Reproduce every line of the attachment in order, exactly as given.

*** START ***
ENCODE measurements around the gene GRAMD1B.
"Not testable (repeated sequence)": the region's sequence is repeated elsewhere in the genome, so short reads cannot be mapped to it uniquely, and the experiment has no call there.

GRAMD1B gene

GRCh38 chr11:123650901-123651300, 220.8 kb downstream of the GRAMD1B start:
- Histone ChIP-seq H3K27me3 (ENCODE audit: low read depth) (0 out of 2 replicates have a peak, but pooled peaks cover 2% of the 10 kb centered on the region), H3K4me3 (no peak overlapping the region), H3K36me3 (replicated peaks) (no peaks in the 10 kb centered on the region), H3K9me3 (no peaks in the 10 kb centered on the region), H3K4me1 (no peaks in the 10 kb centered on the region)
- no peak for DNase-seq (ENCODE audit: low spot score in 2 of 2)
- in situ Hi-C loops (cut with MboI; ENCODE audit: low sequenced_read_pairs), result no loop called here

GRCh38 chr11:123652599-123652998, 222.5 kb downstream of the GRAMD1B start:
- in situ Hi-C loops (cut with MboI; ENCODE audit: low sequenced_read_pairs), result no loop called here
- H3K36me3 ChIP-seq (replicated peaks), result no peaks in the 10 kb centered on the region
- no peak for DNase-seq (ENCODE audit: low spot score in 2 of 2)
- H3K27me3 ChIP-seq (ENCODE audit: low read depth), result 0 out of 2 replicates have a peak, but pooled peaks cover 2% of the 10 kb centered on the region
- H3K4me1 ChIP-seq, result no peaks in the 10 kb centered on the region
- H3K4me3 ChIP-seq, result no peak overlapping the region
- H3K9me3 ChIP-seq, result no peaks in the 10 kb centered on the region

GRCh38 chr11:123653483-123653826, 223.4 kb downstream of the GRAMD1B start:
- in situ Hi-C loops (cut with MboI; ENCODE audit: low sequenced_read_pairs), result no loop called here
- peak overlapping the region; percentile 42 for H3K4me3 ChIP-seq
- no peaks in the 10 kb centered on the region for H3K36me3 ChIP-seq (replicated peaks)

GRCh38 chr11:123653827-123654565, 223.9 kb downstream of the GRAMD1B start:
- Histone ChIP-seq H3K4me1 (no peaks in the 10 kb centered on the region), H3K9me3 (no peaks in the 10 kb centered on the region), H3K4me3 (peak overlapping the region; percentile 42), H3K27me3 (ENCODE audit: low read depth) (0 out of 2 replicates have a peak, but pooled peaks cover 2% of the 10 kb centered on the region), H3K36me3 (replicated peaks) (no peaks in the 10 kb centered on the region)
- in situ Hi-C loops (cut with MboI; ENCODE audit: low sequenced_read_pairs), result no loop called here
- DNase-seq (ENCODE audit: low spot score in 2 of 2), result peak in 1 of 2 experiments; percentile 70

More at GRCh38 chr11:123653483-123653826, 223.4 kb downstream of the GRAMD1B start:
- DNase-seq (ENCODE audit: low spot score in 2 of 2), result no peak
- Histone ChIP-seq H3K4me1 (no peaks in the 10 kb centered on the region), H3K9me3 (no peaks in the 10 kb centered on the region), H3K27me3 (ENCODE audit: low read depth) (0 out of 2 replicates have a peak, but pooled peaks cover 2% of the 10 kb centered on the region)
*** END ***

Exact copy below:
ENCODE measurements around the gene GRAMD1B.
"Not testable (repeated sequence)": the region's sequence is repeated elsewhere in the genome, so short reads cannot be mapped to it uniquely, and the experiment has no call there.

GRAMD1B gene

GRCh38 chr11:123650901-123651300, 220.8 kb downstream of the GRAMD1B start:
- Histone ChIP-seq H3K27me3 (ENCODE audit: low read depth) (0 out of 2 replicates have a peak, but pooled peaks cover 2% of the 10 kb centered on the region), H3K4me3 (no peak overlapping the region), H3K36me3 (replicated peaks) (no peaks in the 10 kb centered on the region), H3K9me3 (no peaks in the 10 kb centered on the region), H3K4me1 (no peaks in the 10 kb centered on the region)
- no peak for DNase-seq (ENCODE audit: low spot score in 2 of 2)
- in situ Hi-C loops (cut with MboI; ENCODE audit: low sequenced_read_pairs), result no loop called here

GRCh38 chr11:123652599-123652998, 222.5 kb downstream of the GRAMD1B start:
- in situ Hi-C loops (cut with MboI; ENCODE audit: low sequenced_read_pairs), result no loop called here
- H3K36me3 ChIP-seq (replicated peaks), result no peaks in the 10 kb centered on the region
- no peak for DNase-seq (ENCODE audit: low spot score in 2 of 2)
- H3K27me3 ChIP-seq (ENCODE audit: low read depth), result 0 out of 2 replicates have a peak, but pooled peaks cover 2% of the 10 kb centered on the region
- H3K4me1 ChIP-seq, result no peaks in the 10 kb centered on the region
- H3K4me3 ChIP-seq, result no peak overlapping the region
- H3K9me3 ChIP-seq, result no peaks in the 10 kb centered on the region

GRCh38 chr11:123653483-123653826, 223.4 kb downstream of the GRAMD1B start:
- in situ Hi-C loops (cut with MboI; ENCODE audit: low sequenced_read_pairs), result no loop called here
- peak overlapping the region; percentile 42 for H3K4me3 ChIP-seq
- no peaks in the 10 kb centered on the region for H3K36me3 ChIP-seq (replicated peaks)

GRCh38 chr11:123653827-123654565, 223.9 kb downstream of the GRAMD1B start:
- Histone ChIP-seq H3K4me1 (no peaks in the 10 kb centered on the region), H3K9me3 (no peaks in the 10 kb centered on the region), H3K4me3 (peak overlapping the region; percentile 42), H3K27me3 (ENCODE audit: low read depth) (0 out of 2 replicates have a peak, but pooled peaks cover 2% of the 10 kb centered on the region), H3K36me3 (replicated peaks) (no peaks in the 10 kb centered on the region)
- in situ Hi-C loops (cut with MboI; ENCODE audit: low sequenced_read_pairs), result no loop called here
- DNase-seq (ENCODE audit: low spot score in 2 of 2), result peak in 1 of 2 experiments; percentile 70

More at GRCh38 chr11:123653483-123653826, 223.4 kb downstream of the GRAMD1B start:
- DNase-seq (ENCODE audit: low spot score in 2 of 2), result no peak
- Histone ChIP-seq H3K4me1 (no peaks in the 10 kb centered on the region), H3K9me3 (no peaks in the 10 kb centered on the region), H3K27me3 (ENCODE audit: low read depth) (0 out of 2 replicates have a peak, but pooled peaks cover 2% of the 10 kb centered on the region)